I can think of no better person to explain why Simberloff & Wilson (1969) deserves its place in the Ecological Hall of Fame than Simberloff himself who in the commentary to the 1984 citation classic article wrote “I think the main reason it is cited, however, and its lasting contribution, is not so much that it supports the [equilibrium] theory, as that it reported a field experiment on ecological communities, and thus seemed dramatically different from the correlative approach that dominated this field



MacArthur, R.H. & Wilson, E.O. (1967) The Theory of Island Biogeography Princeton University Press, Princeton.

Simberloff, D. (1976)  Experimental zoogeography of islands: effects of island size.  Ecology, 57, 629-648.

Simberloff, D. & Wilson, E.O. (1969) Experimental zoogeography of islands: the colonization of empty islands. Ecology, 50, 278-296.

Simberloff, D. & Wilson, E.O. (1970) Experimental zoogeography of islands: a two-year record of colonization. Ecology, 51, 934-937.

Wilson, E.O. & Simberloff, D. (1969) Experimental zoogeography of islands: defaunation and monitoring techniques. Ecology, 51, 267-278.


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Mind the gap – time to make sure that scientists and practitioners are on the same page

I have deliberately used the same title for this post as my 2017 Editorial in Annals of Applied Biology and if you were to run it through Turnitin™ you would find a very high percentage similarity indeed 🙂 I had originally planned for this post and my Editorial to appear simultaneously, but thanks to modern publishing practices, the January issue of the Annals of Applied Biology, hit the virtual newsstands in mid-December and put the kibosh on my cunning plan.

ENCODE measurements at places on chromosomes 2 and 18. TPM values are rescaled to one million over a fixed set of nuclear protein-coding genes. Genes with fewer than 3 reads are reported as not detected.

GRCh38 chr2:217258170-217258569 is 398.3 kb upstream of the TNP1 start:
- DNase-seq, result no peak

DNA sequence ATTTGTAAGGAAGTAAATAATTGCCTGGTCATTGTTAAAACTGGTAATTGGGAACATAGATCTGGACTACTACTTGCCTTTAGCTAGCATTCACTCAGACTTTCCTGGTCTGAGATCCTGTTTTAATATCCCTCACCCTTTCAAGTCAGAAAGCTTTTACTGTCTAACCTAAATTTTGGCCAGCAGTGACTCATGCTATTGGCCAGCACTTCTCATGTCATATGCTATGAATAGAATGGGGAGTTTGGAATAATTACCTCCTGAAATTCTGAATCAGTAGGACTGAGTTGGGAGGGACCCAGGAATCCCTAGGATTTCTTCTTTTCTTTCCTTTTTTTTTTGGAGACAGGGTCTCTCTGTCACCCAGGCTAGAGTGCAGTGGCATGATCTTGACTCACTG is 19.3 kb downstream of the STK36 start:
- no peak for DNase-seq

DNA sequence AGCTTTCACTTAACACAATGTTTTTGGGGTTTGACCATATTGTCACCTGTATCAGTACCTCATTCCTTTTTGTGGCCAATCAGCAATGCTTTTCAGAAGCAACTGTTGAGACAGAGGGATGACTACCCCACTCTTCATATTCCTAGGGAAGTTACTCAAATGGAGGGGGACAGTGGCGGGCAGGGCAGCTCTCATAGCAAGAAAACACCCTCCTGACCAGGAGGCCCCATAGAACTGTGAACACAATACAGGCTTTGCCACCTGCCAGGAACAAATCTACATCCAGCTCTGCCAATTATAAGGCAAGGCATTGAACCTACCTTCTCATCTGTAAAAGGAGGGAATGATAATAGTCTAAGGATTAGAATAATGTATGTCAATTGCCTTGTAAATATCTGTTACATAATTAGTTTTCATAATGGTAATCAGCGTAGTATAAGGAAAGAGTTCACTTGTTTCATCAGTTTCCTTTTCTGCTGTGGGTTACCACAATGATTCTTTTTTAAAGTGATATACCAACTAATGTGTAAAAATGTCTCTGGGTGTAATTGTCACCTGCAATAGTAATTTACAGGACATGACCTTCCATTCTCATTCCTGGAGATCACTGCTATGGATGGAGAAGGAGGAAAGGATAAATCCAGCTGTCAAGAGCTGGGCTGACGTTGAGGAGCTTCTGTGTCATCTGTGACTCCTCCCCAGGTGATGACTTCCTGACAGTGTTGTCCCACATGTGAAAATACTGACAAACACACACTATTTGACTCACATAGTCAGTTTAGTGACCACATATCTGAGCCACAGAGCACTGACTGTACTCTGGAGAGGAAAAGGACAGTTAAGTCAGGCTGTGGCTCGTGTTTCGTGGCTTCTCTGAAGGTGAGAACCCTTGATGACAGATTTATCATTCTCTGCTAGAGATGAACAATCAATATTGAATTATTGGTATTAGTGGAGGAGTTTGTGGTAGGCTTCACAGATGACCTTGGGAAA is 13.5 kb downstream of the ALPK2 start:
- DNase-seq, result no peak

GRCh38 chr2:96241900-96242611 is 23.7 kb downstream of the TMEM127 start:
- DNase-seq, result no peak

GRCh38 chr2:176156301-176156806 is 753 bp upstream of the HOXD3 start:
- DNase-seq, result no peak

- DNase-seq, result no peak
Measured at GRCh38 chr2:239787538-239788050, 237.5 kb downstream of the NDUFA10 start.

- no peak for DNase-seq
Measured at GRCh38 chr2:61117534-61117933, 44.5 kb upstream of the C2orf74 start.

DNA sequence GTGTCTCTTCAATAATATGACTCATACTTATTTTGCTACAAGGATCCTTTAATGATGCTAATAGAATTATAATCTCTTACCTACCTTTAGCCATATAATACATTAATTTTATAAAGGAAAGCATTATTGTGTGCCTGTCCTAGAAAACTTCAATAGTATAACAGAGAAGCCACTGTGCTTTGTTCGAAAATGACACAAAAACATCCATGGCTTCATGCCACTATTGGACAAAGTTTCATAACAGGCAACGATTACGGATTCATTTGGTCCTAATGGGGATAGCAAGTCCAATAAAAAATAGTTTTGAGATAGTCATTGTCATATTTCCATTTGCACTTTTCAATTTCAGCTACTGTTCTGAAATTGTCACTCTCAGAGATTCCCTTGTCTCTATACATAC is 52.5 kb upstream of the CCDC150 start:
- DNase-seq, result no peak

Once a year I am wheeled out to do a guest lecture to the final year agriculture undergraduates on the Global Food Production module here at Harper Adams.  I start off the lecture by reminiscing about when I was an agricultural zoology undergraduate student at the University of Leeds in 1975 and was introduced to the concept of Integrated Pest Management (IPM), or as it was termed then, Integrated Pest Control.  I was very much taken by this idea and on my next visit home, approached my Uncle James, a farmer, and explained the concept to him and suggested that he might like to implement it on his farm.  To my surprise, he was not convinced by my arguments, and replied with words to the effect, “It all sounds rather tedious, and after all, I can do all my pest control much more easily using a tank mix, so why should I bother?”.  This attitude was, at the time widespread among the UK farming community and elsewhere despite the concept having been formally discussed in the scientific literature since the late 1950s and early 1960s (Stern et al., 1959; de Fluiter, 1962).  Despite the benefits of IPM being recognised and extolled IPM by researchers and agronomists for many years, take-up by growers has been much slower than expected (Kogan, 1998; Hammond et al., 2006). Resistance to the adoption of integrated pest management is not new, Benjamin Walsh writing in 1866 wrote

Let a man profess to have discovered some new patent powder pimperlimplimp, a single pinch of which being thrown into each corner of a field will kill every bug throughout its whole extent, and people will listen to him with attention and respect.  But tell them of any simple common-sense plan, based upon correct scientific principles, to check and keep within reasonable bounds the insect foes of the farmer, and they will laugh you to scorn”  Benjamin Walsh The Practical Entomologist